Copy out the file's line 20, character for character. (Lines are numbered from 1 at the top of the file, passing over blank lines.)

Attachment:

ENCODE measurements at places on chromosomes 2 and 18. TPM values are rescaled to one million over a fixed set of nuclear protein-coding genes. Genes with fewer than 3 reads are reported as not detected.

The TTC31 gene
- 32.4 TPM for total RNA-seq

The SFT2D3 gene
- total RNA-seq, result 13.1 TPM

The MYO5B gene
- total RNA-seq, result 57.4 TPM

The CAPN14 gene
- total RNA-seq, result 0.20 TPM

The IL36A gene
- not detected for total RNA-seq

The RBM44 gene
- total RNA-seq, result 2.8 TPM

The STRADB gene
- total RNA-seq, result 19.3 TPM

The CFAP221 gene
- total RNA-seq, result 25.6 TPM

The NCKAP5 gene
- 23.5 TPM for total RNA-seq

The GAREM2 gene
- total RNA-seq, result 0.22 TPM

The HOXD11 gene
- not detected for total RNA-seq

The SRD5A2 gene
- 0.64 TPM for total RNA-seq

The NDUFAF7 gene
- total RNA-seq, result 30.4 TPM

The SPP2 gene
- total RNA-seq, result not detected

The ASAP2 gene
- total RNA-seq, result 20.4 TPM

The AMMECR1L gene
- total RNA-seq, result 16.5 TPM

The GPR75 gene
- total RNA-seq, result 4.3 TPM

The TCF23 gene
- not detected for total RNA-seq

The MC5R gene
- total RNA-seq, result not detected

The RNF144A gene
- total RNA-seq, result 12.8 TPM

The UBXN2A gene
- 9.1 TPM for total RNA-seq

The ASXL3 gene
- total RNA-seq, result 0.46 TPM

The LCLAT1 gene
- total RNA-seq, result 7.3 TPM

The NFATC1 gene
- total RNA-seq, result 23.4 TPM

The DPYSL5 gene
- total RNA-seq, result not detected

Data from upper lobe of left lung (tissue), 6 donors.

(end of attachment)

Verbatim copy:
The GAREM2 gene